Steve was just sitting there on the tailgate of his pickup, looking out at the world and thinking he’s doing all right. The two little kids walking down the sidewalk saw their favorite cowboy sitting there and grinned.

   “Hi Steve!”

  “Oh hey there, Bobby … Sylvia … how you kids doing these days?”

  “Had a good Thanksgiving. Yep. Getting ready for Christmas. Bobby was telling me just a while ago that he wants to train horses, like you, when he grows up.”

  “I told you not to say anything, Syl, but there you go again. Now Steve will think all I want is horse training lessons.”

  “Horse training lessons?” Steve said. “Now that would be a good idea, actually. It’s always a smart thing to learn from others’ mistakes before you make the same ones.”


  “See this scar on my arm?” They both nodded. “Barbed wire fence at 27 miles an hour. Horse didn’t have a mark on him.”

  “That was a mistake?”

  “Sure was, Bobby. I wasn’t supposed to ride that horse. I was about 12, and they told me to ride something gentler.”

“But you didn’t, huh?”

  “No, Sylvia I didn’t, because when you’re 12, you already know more than the grown-ups around you. It was great, being that smart when I was only 12.”

  The kids examined every inch of the scar. “I bet you learned, huh?”

  “Oh sure, I learned never to run a fractious horse along a barbed-wire fence. And I learned other stuff, too. My right leg’s been broken once and I couldn’t work for almost two months. My left foot was stomped on and two bones broken by a draft horse I was shoeing, and this scar on the back of my neck? Low branch on a tree and a runaway colt. And on this other arm … see these? That’s all from a horse jerking his hoof while I was shoeing him and I hadn’t clinched the nail yet.”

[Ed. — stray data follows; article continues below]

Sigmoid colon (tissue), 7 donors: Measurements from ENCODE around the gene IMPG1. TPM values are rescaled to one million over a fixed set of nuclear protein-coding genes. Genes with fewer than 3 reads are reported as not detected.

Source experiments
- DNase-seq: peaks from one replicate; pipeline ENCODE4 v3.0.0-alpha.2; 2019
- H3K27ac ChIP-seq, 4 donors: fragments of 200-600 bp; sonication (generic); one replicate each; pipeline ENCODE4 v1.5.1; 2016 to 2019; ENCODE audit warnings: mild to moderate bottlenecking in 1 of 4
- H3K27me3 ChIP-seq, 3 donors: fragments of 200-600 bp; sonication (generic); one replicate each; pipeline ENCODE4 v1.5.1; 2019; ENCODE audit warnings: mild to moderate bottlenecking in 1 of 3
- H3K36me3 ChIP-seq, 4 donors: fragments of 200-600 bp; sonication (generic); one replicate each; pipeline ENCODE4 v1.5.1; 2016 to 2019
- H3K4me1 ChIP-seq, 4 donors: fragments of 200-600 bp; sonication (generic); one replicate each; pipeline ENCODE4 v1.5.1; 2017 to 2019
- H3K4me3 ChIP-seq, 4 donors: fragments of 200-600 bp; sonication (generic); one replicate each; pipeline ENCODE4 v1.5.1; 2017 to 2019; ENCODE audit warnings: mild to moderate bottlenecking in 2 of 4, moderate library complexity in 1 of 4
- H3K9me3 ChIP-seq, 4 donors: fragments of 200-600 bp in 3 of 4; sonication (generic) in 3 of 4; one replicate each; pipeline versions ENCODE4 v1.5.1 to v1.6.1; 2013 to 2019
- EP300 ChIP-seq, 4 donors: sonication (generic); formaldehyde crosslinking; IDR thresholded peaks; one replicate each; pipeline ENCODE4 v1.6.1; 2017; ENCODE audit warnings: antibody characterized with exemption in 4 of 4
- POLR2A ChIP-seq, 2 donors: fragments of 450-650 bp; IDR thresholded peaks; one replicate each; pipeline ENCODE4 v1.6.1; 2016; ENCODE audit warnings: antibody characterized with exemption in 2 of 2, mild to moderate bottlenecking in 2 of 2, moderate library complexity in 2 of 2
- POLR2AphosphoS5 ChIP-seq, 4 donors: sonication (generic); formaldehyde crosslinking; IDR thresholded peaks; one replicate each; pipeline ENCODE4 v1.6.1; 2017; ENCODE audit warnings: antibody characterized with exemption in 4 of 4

Bobby thought for a minute. “That’s a lot of learning, Steve. Did it hurt?”

   “Every one of them and a couple I don’t show to anyone. Are you ready to learn how to be a cowboy? Need some scars?”

  “I …. well … I guess I’d better ask my folks first.”


Brought to you by A Cowboy’s Guide to Growing Up Right. Look it over at www.riorandebooks.com. Avuncular tips from a guy who made lots of mistakes.


Newspaper columnist Slim Randles, who writes the weekly Home Country column, took home two New Mexico Book Awards in 2011. His advice book for young people, “A Cowboy’s Guide to Growing Up Right,” took first place in the self-help category, and “Sweetgrass Mornings” won in the biography/memoirs category. Randles lives and works in Albuquerque. Home Country reaches 3 million hometown newspaper readers each week

Slim Randles learned mule packing from Gene Burkhart and Slim Nivens. He learned mustanging and wild burro catching from Hap Pierce. He learned horse shoeing from Rocky Earick. He learned horse training from Dick Johnson and Joe Cabral. He learned humility from the mules of the eastern High Sierra. Randles lives in Albuquerque.

Randles has written newspaper stories, magazine articles and book, both fiction and nonfiction. His column appeared in New Mexico Magazine for many years and was a popular columnist for the Anchorage Daily News and the Albuquerque Journal, and now writes a nationally syndicated column, “Home Country,” which appears in several hundred newspapers across the country.


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